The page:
Sunday, February 14, 2010
The Diner Dansant - How Tahiti Iti Rocks Out on a Saturday Night
To say that the nightlife is dead here in Tahiti Iti is a gross understatement. Fortunately every couple months or so someone throws a Diner Dansant (a diner and dance night)and everyone within a 25 km radius throw on their flashiest duds and come out to get their groove on. Last night my Tahitian dance school put on their annual Diner Dansant at the beautiful, waterfront Restaurant de Musée Gauguin and over 500 people turned up - it rocked.
A Tahitian Diner Dansant is unlike any other party I've ever been to anywhere. Everyone from age seven to 75 come out for the fun and all laugh and dance with each other till the wee hours of the morn. It's a small-town feel and everyone knows each other or at least looks familiar. I ended up dancing with a bunch of my kid's school teachers.
Alcohol flows freely but there's an air of class to these events so they rarely get messy. Last night started with a delicious Chinese-style sit down meal, which was followed by a dance performance by the best, youngest and most beautiful of the school's dancers. I've written before about my passion for Tahitian dance but now that I'm taking dance classes my enthusiasm for the art is sky-rocketing. Imagine eating Chinese braised duck and poisson cru while watching tanned buff men in palm frond loin cloths waggling their knees with the most gorgeous long-haired Tahitian girls shaking their hips a million miles an hour. It's graceful, it's by far the sexiest thing you'll ever see and yet somehow it remains surprisingly wholesome.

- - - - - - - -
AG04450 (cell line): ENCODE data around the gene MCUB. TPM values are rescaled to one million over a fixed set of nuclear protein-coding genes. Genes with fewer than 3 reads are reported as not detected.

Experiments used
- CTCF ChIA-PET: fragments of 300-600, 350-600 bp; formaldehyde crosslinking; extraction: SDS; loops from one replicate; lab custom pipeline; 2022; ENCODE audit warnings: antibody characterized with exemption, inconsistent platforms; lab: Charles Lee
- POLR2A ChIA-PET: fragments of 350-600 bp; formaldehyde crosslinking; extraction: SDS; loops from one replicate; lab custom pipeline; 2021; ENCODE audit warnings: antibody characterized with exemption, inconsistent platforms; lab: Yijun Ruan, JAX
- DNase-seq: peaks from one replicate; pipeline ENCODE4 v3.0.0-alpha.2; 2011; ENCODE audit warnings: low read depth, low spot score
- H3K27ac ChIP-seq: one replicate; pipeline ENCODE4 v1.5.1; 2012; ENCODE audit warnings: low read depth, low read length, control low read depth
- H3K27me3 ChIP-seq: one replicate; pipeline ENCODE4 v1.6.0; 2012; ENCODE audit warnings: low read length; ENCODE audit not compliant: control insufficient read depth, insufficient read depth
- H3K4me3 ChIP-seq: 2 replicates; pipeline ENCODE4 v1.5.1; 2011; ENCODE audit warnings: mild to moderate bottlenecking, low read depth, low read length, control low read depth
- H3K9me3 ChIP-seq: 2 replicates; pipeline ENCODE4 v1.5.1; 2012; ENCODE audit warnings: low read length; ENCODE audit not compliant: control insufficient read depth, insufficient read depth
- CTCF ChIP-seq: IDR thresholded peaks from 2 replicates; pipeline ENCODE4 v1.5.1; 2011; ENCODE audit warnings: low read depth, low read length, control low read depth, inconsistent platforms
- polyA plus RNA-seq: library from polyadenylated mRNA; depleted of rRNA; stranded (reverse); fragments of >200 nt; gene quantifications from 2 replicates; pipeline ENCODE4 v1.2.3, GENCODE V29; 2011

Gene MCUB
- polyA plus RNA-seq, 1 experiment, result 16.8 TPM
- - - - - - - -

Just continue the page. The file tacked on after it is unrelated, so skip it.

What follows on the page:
In fact the whole night was wholesome despite the drunken revelry. In Tahiti, couples waltz dancing reigns even with the youngest crowds and it's nearly always danced to a live group playing cheesy synthesized fox-trot renditions of everything from Tahitian classics to (I kid you not) the "Hokey Pokey" and "When the Saints Come Marching In." I've always considered myself a pretty decent dancer but here in Polynesia I am at the bottom of the barrel. There's some second rhythm that Tahitians hear that I can't catch and the whole swiveling and swirling of bodies along with the quick waltz step makes it all confusingly end up somewhere between a super steamy salsa dance and ballroom dancing. Every now and then I get a cavalier (dance partner) who brings out the best in me but usually they give up on me after one dance. Luckily my husband is closer to my level so we just sway back and forth in awe of everyone else. Everyone on the dance floor is smiling, laughing, sweating in the heat and no one cares how bad we dance - they are just happy we're out on the floor enjoying the evening with them.
Note: We forgot the camera last night so for the first time I'm using a stock photo! It's from the US Tahiti Tourism website.